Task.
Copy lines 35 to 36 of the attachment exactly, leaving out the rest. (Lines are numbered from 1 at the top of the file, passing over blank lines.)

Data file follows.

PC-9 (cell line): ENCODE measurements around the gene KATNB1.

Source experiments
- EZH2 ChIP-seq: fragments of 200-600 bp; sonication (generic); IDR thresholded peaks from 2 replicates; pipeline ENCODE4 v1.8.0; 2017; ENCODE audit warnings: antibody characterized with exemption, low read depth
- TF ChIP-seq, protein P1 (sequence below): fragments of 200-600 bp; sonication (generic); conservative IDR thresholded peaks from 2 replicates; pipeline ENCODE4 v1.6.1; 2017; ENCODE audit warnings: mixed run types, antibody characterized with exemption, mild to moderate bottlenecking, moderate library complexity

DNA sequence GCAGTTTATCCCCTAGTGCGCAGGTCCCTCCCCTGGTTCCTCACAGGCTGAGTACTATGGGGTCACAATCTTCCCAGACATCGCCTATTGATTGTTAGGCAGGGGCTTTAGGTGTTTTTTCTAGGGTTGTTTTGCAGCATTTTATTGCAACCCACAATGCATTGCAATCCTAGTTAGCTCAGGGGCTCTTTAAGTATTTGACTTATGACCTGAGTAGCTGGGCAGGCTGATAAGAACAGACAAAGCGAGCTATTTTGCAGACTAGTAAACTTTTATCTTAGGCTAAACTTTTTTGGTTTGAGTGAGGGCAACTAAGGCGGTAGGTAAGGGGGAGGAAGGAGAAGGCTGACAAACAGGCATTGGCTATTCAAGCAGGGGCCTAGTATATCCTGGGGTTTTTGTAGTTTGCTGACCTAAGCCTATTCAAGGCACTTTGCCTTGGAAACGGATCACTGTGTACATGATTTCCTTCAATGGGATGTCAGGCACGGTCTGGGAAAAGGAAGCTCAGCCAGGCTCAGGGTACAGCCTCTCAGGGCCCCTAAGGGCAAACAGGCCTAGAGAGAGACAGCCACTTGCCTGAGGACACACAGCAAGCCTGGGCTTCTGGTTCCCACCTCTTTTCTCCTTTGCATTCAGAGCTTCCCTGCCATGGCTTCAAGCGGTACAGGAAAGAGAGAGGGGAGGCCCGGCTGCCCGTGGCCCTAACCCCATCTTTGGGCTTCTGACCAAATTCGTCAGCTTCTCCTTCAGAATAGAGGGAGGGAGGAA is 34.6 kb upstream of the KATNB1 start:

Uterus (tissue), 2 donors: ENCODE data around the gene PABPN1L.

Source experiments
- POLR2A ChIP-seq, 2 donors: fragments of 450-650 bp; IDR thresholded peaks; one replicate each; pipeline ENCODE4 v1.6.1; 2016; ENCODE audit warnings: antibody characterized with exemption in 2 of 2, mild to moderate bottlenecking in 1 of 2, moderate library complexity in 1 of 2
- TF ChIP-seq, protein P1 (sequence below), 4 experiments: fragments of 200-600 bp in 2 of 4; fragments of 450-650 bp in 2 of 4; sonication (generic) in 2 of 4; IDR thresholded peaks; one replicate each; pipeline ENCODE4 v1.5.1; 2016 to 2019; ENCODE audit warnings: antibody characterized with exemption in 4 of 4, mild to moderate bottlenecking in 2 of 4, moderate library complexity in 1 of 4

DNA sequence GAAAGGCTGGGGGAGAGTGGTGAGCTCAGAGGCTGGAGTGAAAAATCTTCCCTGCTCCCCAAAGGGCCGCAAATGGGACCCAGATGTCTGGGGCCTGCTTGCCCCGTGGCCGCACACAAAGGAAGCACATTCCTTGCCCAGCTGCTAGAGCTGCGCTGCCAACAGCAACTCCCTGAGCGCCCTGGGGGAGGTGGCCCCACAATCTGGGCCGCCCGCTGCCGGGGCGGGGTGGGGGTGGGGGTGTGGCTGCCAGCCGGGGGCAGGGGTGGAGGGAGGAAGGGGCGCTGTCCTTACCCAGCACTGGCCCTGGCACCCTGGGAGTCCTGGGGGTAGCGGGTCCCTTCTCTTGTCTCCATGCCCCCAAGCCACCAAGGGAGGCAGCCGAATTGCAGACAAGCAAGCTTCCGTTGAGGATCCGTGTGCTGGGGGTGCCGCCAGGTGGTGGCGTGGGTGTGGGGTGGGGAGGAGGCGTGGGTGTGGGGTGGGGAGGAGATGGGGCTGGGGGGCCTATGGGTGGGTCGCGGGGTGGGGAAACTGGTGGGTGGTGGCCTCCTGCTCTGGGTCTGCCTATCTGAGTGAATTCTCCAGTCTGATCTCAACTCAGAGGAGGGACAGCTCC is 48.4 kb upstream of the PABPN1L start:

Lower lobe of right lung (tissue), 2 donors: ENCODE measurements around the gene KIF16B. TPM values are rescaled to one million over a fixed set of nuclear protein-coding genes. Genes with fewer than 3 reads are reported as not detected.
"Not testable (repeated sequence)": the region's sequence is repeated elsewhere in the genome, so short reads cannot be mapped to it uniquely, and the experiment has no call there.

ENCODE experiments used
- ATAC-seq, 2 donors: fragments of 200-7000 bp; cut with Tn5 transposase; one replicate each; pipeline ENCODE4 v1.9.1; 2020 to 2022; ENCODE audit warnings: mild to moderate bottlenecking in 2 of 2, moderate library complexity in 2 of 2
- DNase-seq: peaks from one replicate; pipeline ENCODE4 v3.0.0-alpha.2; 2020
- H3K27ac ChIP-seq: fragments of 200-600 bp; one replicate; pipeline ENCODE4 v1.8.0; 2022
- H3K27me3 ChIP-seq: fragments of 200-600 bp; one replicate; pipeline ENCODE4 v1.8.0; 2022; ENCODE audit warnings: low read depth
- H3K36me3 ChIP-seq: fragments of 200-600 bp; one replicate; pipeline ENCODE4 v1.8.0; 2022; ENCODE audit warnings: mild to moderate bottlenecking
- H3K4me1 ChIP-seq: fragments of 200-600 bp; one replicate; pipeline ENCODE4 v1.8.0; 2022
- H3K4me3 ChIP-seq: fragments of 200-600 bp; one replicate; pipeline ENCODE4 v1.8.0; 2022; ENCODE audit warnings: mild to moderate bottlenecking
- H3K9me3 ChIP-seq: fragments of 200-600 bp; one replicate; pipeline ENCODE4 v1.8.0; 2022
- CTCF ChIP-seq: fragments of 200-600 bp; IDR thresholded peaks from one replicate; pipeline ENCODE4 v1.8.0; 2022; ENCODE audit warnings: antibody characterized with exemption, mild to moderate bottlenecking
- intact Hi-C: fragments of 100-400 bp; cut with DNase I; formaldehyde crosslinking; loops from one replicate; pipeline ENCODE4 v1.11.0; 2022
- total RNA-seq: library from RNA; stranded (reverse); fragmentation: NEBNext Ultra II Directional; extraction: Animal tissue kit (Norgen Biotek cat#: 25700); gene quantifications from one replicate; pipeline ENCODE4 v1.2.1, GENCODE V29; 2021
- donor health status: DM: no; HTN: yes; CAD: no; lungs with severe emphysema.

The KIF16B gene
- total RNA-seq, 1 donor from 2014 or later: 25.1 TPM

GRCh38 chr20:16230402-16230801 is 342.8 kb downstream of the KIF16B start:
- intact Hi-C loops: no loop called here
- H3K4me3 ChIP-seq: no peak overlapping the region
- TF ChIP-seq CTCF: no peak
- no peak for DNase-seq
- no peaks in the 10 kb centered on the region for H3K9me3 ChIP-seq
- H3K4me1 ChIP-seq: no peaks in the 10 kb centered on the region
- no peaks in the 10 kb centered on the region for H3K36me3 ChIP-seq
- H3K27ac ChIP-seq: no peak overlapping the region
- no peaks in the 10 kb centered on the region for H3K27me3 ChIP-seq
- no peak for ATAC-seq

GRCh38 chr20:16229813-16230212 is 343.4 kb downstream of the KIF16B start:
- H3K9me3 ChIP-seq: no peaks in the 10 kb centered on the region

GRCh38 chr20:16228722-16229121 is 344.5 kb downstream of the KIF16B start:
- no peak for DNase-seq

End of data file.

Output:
- no peaks in the 10 kb centered on the region for H3K36me3 ChIP-seq
- H3K27ac ChIP-seq: no peak overlapping the region